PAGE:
Shain Shapiro, of Sound Diplomacy and the Music Cities Convention, is an expert on the part music can play in urban planning (and writes on those subjects for this publication). How does he think we should bridge this gulf in understanding?

“I think for things to change for music and the night time economy, you need to have music become a part of the bigger debate,” he explains. “What I’m aiming for is for music to be considered like anything else is – like transport, for example, music should be part and parcel of that, a spoke in a bigger wheel.” 

The Music Venue Trust, the charity behind the mayor’s Music Venues Taskforce, has called for a full Agent of Change law in the UK. That would mean that the person or business responsible for a change is responsible for managing the impact of that change – in other words, the responsibility for noise dampening in new flats would lie with developers, not with long-existing venues.

There is possibly legal precedent for this, judging from the deal Ministry Of Sound struck with Englewood developers back in January 2014.  At the time, the Evening Standard reported then that Englewood had agreed “to incorporate high levels of noise reduction features including acoustic glazing, sealed windows and internal ‘winter gardens’” to address concerns about noise complaints. Residents will effectively also “‘sign away’ their rights to complain about noise through a specific reference in their deeds”. Were such a policy to become universal, it’d do much to protect London’s nightlife.

This is about more than just going clubbing in Dalston – it’s about Londoners having the freedom to enjoy themselves and their city, away from restrictions that seem to prioritise the needs of a few vocal residents over those of the many.

There is still time to tell Hackney what you think here, before the consultation deadline of Friday 14 August. You can also support the NTIA and We Love Hackney, a group of local businesses and Hackney residents who want to make sure their borough remains a social and cultural hotspot we can all enjoy for years to come.

 
 
 
 

This app connects strangers in two cities across the world. But can it tackle urban loneliness?

New Delhi, in India, where many of Duet-App's users come from. Image: Ville Miettinen

“You can be lonely anywhere, but there is a particular flavour to the loneliness that comes from living in a city, surrounded by millions of people”. Olivia Laing, The Lonely City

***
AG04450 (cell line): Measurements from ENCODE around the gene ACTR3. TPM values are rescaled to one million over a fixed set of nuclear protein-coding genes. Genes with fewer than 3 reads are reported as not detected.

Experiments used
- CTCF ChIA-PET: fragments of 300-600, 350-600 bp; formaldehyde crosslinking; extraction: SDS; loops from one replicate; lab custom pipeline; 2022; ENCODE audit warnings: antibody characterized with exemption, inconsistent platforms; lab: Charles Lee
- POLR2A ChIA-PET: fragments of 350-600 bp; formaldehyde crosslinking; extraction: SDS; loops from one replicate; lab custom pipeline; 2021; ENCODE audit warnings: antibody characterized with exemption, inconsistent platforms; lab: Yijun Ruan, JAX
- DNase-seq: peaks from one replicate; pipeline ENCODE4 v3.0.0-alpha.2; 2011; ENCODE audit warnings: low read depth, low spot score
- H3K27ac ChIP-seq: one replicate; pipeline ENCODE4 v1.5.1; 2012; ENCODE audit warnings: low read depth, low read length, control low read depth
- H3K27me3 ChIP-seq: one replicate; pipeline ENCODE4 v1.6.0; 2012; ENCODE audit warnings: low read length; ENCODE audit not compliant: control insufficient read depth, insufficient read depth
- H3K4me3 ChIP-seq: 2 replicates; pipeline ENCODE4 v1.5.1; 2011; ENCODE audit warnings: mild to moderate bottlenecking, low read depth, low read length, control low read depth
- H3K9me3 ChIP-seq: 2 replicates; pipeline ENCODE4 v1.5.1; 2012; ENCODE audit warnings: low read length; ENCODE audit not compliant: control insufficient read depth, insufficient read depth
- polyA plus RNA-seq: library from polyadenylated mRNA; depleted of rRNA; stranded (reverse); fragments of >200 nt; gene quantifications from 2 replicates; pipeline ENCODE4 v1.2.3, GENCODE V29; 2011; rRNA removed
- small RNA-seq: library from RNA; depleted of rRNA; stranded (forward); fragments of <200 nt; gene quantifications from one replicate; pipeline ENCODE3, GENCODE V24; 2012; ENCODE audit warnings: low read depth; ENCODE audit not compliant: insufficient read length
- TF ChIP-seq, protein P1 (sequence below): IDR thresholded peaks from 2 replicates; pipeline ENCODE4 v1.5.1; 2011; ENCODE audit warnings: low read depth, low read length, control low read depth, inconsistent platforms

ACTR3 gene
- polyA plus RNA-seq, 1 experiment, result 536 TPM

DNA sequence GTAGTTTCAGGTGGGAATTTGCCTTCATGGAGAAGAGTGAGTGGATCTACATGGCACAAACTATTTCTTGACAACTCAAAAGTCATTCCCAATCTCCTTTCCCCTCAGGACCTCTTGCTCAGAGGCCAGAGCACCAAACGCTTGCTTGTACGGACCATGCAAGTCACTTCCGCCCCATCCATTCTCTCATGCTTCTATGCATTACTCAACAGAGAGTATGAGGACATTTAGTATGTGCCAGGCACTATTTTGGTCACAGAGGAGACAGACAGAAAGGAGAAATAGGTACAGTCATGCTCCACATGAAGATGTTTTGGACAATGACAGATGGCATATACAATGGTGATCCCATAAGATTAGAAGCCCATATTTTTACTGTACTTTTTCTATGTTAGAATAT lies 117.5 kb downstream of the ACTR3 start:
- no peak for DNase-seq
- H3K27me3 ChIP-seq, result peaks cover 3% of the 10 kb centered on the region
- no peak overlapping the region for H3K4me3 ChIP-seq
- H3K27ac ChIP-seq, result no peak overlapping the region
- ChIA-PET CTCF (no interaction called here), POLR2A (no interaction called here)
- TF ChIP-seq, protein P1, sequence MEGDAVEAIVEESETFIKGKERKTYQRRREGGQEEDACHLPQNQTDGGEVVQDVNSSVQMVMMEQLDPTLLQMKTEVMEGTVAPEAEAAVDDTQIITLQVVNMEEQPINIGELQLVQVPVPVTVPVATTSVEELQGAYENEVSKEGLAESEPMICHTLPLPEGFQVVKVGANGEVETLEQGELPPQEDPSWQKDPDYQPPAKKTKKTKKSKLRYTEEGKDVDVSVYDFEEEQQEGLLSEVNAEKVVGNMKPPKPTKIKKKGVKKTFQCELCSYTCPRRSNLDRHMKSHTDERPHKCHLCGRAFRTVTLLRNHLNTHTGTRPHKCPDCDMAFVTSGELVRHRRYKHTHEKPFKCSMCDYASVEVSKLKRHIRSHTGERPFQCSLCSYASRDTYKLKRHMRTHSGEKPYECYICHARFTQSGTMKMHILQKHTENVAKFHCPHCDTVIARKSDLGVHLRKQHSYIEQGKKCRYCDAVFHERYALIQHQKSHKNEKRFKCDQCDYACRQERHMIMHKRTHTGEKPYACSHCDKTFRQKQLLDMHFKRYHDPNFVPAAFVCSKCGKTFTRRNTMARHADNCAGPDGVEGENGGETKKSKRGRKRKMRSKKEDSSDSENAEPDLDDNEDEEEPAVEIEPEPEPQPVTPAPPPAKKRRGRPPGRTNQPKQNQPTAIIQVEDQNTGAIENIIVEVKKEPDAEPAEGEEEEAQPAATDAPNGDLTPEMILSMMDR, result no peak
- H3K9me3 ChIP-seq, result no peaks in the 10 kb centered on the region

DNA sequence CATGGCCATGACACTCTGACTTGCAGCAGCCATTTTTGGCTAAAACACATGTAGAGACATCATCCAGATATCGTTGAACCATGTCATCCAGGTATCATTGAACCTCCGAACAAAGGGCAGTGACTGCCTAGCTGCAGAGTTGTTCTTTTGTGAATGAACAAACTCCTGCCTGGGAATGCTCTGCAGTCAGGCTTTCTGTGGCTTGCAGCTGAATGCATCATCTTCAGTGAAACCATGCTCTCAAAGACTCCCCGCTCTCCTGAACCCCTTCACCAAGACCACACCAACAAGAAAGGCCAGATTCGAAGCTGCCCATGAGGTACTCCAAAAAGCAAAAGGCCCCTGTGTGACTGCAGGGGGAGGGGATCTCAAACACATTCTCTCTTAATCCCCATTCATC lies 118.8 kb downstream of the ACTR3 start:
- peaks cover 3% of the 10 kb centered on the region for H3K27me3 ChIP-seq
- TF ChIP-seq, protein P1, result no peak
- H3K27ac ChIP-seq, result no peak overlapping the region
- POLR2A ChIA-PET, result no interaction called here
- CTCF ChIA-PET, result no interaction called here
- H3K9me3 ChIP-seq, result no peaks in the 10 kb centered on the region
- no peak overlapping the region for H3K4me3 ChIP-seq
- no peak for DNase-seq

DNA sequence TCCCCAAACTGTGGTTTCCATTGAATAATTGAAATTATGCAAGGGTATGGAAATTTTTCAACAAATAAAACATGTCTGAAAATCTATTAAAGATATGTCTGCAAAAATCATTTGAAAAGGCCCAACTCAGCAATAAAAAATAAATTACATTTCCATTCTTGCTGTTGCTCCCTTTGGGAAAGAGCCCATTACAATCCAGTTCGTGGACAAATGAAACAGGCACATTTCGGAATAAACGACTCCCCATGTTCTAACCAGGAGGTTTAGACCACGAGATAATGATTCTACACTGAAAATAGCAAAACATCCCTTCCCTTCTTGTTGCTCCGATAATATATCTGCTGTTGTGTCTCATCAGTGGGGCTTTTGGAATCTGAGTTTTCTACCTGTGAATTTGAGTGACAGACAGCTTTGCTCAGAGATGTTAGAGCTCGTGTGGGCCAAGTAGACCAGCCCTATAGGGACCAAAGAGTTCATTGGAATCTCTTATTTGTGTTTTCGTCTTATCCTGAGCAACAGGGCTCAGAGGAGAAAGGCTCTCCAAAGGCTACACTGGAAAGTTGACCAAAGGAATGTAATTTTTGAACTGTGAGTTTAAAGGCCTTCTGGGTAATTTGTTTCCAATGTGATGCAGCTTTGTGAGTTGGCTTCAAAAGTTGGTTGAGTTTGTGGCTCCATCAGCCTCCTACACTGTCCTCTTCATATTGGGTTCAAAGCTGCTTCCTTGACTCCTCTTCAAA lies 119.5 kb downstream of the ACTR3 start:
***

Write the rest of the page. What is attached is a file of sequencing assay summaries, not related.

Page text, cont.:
Our relationship to where we live and the spaces we inhabit define who we are and how we feel. But how often do we articulate the emotional impact of this relationship, whether this be loneliness, frustration or even civic pride?

“When I moved to a new city, started living alone, wanted to drink less, stay indoors more, and when I realised that I cannot make any more best friends.”

A new social network, a simple app that connects two individuals from the UK and India, aims to counter some of these issues.  Over the course of a year connected pairs receive one question a day through the app and their responses are exchanged with each other. A simple interaction that gradually builds a series of one-on-one relationships and invites users to imagine, over time, the other person living their life.

Distant geographies are an implicit part of the experience, therefore many of the questions nudge users to explore correlations between their physical and emotional landscapes. The data shows us that many of the Duet-App users are located in populous urban cities like Delhi, Bangalore, Manchester, Leeds and London, places that can just as often discourage feelings of belonging and place-making as much as they foster them.

“I had thought I'd never be able to live here again. but here I am living again at home after almost a decade living elsewhere. Living in Mumbai is a contact sport, and I can't do without it's chaos and infectious energy.”

Mumbai, India. Image: Deepak Gupta

In general cities are getting bigger and spreading wider at the same time as our communications are increasingly being conducted online and via digital gateways.

There is a sense that much of our online personas project an idealised version of ourselves; we increasingly document and express our daily lives through a filter and we are not always comfortable with a spontaneous expression of ourselves. Duet-App seeks to foster alternative digital relationships that through their anonymity allow us to be more honest and free.

“I feel a lot of people assume that I always have a lot going on for me and everything's always happy and amazing. I wish they could appreciate... how much of my own anxiety I swim in every single day. I appear and behave “normal” on the outside, calm and composed but there are always storms going on in my head.”

In exploring the responses to the questions so far, those that often garner the most replies relate directly to how we feel about our personal position in the world around us. Often these questions act as provocations not only to share responses but to reflect and articulate our thoughts around how we feel about what we are doing in the here and now.

Manchester, another popular city for Duet-App users. Image: Julius 

“Sometimes I feel sad about it [getting old] because I saw how easy it would be to feel lonely, and the fact that the world is set up for able-bodied young people is a bit of a travesty.”

Although many social media platforms allow for distant engagement and access into the lives of others we are in the main still curating and choosing our friendship circles. Through Duet-App this is randomised (and anonymised) with the intention of bypassing the traditional mechanics of how we broker online relationships. While directly exploring the digital space as a place for intimacy.


“Where do you go for peace?

“Well the internet, really. I do some mindless browsing, peek into the fandoms, listen to a few songs. Calms me down.”

Snapshots into the lives of someone existing and playing out their lives remotely can highlight shared concerns that break down preconceptions of how life is lived by others. Prompted by the reflections of a stranger exposed to our lives, digital relationships can encourage us to address the physical space we inhabit and the effects that the cities we live out our lives in have on our own well being. 

Catherine Baxendale is director of Invisible Flock.